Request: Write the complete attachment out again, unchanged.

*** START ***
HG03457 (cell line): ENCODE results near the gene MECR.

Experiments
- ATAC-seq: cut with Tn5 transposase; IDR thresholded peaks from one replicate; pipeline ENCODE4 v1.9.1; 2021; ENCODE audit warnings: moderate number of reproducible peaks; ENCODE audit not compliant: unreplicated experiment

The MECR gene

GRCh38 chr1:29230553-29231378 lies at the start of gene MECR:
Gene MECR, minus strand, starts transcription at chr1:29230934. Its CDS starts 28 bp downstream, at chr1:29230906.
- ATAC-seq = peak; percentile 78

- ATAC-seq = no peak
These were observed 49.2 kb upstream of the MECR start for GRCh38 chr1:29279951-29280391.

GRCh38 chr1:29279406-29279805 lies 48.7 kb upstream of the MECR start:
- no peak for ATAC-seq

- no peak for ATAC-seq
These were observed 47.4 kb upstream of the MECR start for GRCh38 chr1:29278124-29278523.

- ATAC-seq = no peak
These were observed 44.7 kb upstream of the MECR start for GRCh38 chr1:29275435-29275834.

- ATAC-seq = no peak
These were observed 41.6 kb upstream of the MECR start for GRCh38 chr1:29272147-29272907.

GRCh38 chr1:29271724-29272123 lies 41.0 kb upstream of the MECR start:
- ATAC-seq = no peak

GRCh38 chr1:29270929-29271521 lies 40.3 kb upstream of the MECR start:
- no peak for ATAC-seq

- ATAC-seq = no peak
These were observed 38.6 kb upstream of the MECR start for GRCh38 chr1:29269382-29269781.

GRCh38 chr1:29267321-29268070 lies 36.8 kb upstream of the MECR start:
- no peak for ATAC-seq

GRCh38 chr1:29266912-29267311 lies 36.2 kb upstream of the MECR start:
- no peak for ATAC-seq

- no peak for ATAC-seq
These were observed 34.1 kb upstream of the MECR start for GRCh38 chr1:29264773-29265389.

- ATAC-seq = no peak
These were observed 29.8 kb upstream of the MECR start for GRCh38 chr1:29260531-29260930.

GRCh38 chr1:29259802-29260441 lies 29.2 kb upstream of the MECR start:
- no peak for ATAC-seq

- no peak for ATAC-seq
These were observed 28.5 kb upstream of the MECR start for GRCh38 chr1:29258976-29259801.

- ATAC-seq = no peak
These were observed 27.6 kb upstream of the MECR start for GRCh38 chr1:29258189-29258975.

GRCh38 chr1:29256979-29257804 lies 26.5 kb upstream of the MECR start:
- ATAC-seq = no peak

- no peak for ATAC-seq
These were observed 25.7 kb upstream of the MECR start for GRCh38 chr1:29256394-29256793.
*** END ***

HG03457 (cell line): ENCODE results near the gene MECR.

Experiments
- ATAC-seq: cut with Tn5 transposase; IDR thresholded peaks from one replicate; pipeline ENCODE4 v1.9.1; 2021; ENCODE audit warnings: moderate number of reproducible peaks; ENCODE audit not compliant: unreplicated experiment

The MECR gene

GRCh38 chr1:29230553-29231378 lies at the start of gene MECR:
Gene MECR, minus strand, starts transcription at chr1:29230934. Its CDS starts 28 bp downstream, at chr1:29230906.
- ATAC-seq = peak; percentile 78

- ATAC-seq = no peak
These were observed 49.2 kb upstream of the MECR start for GRCh38 chr1:29279951-29280391.

GRCh38 chr1:29279406-29279805 lies 48.7 kb upstream of the MECR start:
- no peak for ATAC-seq

- no peak for ATAC-seq
These were observed 47.4 kb upstream of the MECR start for GRCh38 chr1:29278124-29278523.

- ATAC-seq = no peak
These were observed 44.7 kb upstream of the MECR start for GRCh38 chr1:29275435-29275834.

- ATAC-seq = no peak
These were observed 41.6 kb upstream of the MECR start for GRCh38 chr1:29272147-29272907.

GRCh38 chr1:29271724-29272123 lies 41.0 kb upstream of the MECR start:
- ATAC-seq = no peak

GRCh38 chr1:29270929-29271521 lies 40.3 kb upstream of the MECR start:
- no peak for ATAC-seq

- ATAC-seq = no peak
These were observed 38.6 kb upstream of the MECR start for GRCh38 chr1:29269382-29269781.

GRCh38 chr1:29267321-29268070 lies 36.8 kb upstream of the MECR start:
- no peak for ATAC-seq

GRCh38 chr1:29266912-29267311 lies 36.2 kb upstream of the MECR start:
- no peak for ATAC-seq

- no peak for ATAC-seq
These were observed 34.1 kb upstream of the MECR start for GRCh38 chr1:29264773-29265389.

- ATAC-seq = no peak
These were observed 29.8 kb upstream of the MECR start for GRCh38 chr1:29260531-29260930.

GRCh38 chr1:29259802-29260441 lies 29.2 kb upstream of the MECR start:
- no peak for ATAC-seq

- no peak for ATAC-seq
These were observed 28.5 kb upstream of the MECR start for GRCh38 chr1:29258976-29259801.

- ATAC-seq = no peak
These were observed 27.6 kb upstream of the MECR start for GRCh38 chr1:29258189-29258975.

GRCh38 chr1:29256979-29257804 lies 26.5 kb upstream of the MECR start:
- ATAC-seq = no peak

- no peak for ATAC-seq
These were observed 25.7 kb upstream of the MECR start for GRCh38 chr1:29256394-29256793.